As of January 2020, all US organizations that employ drivers who require commercial driver’s licenses (CDLs) must consult the Department of Transportation’s Drug & Alcohol Clearinghouse as part of their pre-hiring screening process. This database tracks commercial driver records for DUIs and other drug or alcohol related infractions such as failed or refused drug tests, and whether a driver with an infraction has been cleared for return to duty by a substance-abuse professional.

The clearinghouse requires and provides web forms for obtaining driver consent to run each query; if a driver refuses consent, they cannot be hired for a “safety-sensitive” position, including driving a commercial motor vehicle.

What To Consider When You Decide Not To Hire

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Cover of GoodHire guide about what to consider when you decide not to hire.

State Laws

Local state, county, and city fair hiring laws, also called “ban the box” laws, prohibit employers from asking about past convictions or incarceration on job application forms. The laws typically allow employers to inquire about criminal convictions (including DUIs) and factor them into the hiring process, but only later in the hiring process (typically after the initial interview or after a conditional offer has been made).

Details of these measures vary from jurisdiction to jurisdiction. Some state and local laws forbid employers from considering misdemeanor or other low level convictions if the offender completes rehab or remediation, for instance; others require that employers extend the waiting period between pre- and final adverse action to allow the candidate more time to dispute their results.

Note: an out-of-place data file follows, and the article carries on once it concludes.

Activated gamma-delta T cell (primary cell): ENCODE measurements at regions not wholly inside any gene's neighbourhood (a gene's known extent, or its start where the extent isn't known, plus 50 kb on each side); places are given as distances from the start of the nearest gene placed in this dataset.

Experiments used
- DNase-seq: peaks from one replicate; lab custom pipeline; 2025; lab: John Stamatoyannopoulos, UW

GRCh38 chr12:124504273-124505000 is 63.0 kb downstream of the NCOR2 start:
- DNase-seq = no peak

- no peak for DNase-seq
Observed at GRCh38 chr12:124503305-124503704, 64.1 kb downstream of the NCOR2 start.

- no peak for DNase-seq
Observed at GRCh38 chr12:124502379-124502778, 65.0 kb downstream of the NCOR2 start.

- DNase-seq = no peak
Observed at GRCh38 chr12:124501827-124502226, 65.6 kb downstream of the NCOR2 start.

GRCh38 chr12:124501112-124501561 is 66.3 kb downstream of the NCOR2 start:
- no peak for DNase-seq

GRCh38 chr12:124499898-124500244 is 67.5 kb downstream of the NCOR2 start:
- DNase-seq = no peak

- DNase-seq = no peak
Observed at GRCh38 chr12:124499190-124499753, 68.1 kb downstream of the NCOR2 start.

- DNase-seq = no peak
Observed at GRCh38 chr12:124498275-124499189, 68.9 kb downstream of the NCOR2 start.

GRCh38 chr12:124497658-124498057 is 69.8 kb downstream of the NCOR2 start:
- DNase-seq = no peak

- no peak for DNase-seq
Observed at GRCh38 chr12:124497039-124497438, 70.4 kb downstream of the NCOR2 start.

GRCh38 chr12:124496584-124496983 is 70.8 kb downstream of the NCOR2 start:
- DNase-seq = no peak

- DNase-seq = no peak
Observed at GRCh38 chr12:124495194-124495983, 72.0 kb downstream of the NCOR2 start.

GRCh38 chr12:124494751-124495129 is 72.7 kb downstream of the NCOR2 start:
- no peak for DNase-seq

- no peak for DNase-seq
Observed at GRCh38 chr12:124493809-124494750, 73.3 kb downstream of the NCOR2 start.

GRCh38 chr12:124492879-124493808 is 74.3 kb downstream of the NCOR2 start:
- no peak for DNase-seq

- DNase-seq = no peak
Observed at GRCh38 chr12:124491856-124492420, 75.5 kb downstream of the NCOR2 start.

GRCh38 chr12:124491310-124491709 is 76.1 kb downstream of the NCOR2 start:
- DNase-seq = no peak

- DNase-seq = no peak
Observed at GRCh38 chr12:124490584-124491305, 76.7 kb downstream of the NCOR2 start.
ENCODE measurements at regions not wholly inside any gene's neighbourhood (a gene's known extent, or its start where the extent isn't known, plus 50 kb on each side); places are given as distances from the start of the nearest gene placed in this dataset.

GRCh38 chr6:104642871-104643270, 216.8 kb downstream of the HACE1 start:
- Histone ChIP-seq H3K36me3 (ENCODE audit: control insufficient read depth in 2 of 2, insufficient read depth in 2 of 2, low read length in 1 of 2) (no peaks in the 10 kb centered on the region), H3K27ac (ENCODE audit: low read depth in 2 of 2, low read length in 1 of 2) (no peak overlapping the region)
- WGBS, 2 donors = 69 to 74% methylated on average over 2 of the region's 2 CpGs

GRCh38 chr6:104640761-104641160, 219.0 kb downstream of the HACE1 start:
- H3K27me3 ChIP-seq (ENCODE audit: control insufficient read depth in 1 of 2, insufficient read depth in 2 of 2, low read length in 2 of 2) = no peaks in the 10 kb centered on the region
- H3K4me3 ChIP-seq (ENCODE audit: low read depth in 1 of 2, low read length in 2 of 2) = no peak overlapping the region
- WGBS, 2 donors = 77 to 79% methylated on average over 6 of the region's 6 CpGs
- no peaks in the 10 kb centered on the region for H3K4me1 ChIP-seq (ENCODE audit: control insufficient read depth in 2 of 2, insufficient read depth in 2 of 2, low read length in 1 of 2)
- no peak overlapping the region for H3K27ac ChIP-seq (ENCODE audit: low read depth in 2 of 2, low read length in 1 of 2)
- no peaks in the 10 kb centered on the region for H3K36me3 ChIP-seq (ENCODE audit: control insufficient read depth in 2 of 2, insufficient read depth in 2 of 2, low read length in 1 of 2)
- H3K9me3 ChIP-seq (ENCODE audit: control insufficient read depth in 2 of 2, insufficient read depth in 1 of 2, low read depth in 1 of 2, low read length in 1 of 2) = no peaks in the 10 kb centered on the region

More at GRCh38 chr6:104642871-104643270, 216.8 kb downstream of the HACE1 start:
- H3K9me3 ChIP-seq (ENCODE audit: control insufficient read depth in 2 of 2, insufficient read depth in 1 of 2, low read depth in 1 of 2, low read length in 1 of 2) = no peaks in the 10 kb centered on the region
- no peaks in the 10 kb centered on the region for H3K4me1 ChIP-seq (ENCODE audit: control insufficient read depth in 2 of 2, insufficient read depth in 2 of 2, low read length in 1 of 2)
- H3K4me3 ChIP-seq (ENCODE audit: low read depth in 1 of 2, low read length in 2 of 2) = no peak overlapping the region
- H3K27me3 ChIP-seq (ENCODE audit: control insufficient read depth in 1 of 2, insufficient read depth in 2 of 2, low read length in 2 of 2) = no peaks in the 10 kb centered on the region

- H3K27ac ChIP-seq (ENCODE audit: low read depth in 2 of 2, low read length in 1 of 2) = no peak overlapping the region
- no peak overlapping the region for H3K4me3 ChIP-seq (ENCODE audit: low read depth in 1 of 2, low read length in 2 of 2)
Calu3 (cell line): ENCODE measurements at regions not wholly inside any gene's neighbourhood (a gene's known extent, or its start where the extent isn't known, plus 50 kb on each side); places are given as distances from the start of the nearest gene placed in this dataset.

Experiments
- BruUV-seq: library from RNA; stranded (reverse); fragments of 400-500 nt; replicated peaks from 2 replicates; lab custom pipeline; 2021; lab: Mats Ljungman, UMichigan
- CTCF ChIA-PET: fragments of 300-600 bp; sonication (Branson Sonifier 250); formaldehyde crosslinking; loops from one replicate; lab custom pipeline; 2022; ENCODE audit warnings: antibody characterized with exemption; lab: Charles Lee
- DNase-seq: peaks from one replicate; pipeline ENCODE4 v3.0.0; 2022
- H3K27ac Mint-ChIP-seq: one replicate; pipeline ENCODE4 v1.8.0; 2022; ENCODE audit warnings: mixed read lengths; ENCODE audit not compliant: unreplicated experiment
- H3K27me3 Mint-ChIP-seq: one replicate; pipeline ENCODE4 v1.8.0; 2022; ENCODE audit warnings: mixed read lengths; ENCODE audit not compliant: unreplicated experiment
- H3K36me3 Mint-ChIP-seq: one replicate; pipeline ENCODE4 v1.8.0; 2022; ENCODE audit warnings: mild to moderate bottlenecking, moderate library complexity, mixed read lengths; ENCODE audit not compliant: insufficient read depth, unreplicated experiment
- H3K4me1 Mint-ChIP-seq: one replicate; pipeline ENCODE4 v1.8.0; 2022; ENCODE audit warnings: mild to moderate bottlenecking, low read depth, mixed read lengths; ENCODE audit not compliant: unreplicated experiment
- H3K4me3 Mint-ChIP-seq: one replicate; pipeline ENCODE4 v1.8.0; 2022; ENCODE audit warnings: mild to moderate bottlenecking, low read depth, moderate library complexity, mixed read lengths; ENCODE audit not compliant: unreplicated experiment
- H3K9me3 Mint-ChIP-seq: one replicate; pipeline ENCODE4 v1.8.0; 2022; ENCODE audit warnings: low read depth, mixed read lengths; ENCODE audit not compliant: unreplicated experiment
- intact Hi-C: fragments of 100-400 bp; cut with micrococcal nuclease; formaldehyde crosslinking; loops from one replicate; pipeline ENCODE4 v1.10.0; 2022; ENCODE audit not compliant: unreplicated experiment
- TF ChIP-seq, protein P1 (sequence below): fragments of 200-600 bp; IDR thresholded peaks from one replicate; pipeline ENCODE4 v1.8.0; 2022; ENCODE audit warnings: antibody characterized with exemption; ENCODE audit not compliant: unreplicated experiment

Professional background check providers such as GoodHire, which operates in all US jurisdictions, can help employers navigate overlapping federal and state hiring laws, and help avoid inadvertent compliance mistakes.

Make The Right Call

The appearance of a DUI conviction in a background check will matter in different ways to different employers. It’s important for employers to understand the nature of the offense, its ranges of severity, and the legal and regulatory requirements it triggers in connection with different types of jobs. It’s also important for hiring managers to understand the extent of their discretion when considering a DUI alert, and other factors they can weigh when considering its impact on job fitness. Finally, if a DUI conviction turns out to be grounds for declining a job applicant, it’s critical to comply with FCRA and fair hiring laws when notifying the candidate.

Working with a professional background check provider such as GoodHire can give employers confidence that their screening process complies with the FCRA and applicable state and local fair hiring laws. As a compliance-oriented background check provider, GoodHire allows HR teams and hiring managers to focus on job candidates’ skills and qualifications for the position. Sometimes, that means weighing the significance of an applicant’s past missteps against their value as employees today.

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The resources provided here are for educational purposes only and do not constitute legal advice. We advise you to consult your own counsel if you have legal questions related to your specific practices and compliance with applicable laws.

About the Author

Jim Akin is a Connecticut-based freelance writer and editor with experience in employee relations, media relations, and social-media outreach. He has produced content and managed internal communications, business-to-business outreach, and consumer-focused campaigns for clients including Experian, VantageScore Solutions, Pitney Bowes, Medtronic, Microsoft, and Coca-Cola.